Last edited by MUSCLE13 : 12-29-2004 at 08:35 PM.
 
Old 12-29-2004   #11
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To get a bigger slice of the search queries takes a lot of hard work. And even more for an engine like ASK Jeeves. The Big 3 have grown due to popularity, features from its portal or even being driving traffic from the default homepage on just about every new computer with IE as the browser of choice. HOWEVER, creative concepts like:

http://www.ajkids.com/index.asp?origin=0&meta=1

I believe is very smart, to gain market share by targeting kids => kids grow up and become loyal to their search engines. We see this with grown ups and Google in the biggest proportion. The question really would be.... what is Ask doing to push this strategy off line? Have they installed this as the default search engine in all K-12 schools??? I don't have any clue, but this could be on to something.

Gaining search volume has many strategies, not just one, not just technology. Yes technology can be a BIG issue for our community, but not the only one for THE BIG PICTURE.

Conversations and feedback through forums for search engine representatives and our community is indeed very important, greatly appreciated by both parties and I'm sure it helps grow brand awareness. We are the voice of this industry and as P&G calls it, we are the "trend spreaders" not the "trend starters".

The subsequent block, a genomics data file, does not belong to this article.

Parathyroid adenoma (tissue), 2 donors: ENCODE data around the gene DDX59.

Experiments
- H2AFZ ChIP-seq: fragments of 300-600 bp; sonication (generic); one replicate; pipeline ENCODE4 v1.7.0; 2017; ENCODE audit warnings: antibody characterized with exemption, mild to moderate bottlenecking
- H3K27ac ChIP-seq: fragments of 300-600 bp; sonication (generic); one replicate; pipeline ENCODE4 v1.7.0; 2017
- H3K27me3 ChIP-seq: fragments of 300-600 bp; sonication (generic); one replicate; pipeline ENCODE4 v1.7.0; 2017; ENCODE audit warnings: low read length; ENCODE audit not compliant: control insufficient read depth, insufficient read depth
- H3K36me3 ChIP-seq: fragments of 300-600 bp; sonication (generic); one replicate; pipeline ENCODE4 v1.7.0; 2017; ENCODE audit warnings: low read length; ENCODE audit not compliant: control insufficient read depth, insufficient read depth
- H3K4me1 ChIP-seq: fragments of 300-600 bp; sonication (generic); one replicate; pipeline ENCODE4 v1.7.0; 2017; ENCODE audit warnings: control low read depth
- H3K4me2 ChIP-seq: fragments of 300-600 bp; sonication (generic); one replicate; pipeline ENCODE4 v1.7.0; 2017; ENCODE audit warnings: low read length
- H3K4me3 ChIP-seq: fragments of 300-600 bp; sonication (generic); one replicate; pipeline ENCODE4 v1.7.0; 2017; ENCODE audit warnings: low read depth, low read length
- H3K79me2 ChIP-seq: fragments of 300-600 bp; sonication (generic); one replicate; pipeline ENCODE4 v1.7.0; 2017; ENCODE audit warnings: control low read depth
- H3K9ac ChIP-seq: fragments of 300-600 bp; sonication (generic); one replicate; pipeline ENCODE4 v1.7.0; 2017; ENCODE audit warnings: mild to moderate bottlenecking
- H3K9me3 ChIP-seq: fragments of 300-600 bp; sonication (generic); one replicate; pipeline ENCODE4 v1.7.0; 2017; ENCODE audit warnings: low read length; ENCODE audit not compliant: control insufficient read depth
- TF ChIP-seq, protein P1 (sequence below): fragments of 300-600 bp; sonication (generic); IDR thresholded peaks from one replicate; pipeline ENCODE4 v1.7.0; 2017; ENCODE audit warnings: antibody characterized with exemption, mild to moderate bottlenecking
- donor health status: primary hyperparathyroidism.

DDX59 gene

I will be honored to see a representative participate from Ask/Teoma, just as I am with Google and Yahoo!
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Old 12-29-2004   #12
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Quote:
Originally Posted by Nacho
The Big 3 have grown due to popularity, features from its portal or even being driving traffic from the default homepage on just about every new computer with IE as the browser of choice.
Nacho - MyWay is now the IE default homepage on various new Dell computers. So Jeeves has at least addressed that point.
 
Old 12-29-2004   #13
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Quote:
Originally Posted by Nacho
I believe is very smart, to gain market share by targeting kids => kids grow up and become loyal to their search engines. We see this with grown ups and Google in the biggest proportion. The question really would be.... what is Ask doing to push this strategy off line? Have they installed this as the default search engine in all K-12 schools??? I don't have any clue, but this could be on to something.
I can not help but laugh when I read that. Did you see the thread named Ask Serves Porn to School Kids. I guess that type of stuff sticks. Of course this was a mistake that was quickly corrected by Ask Jeeves.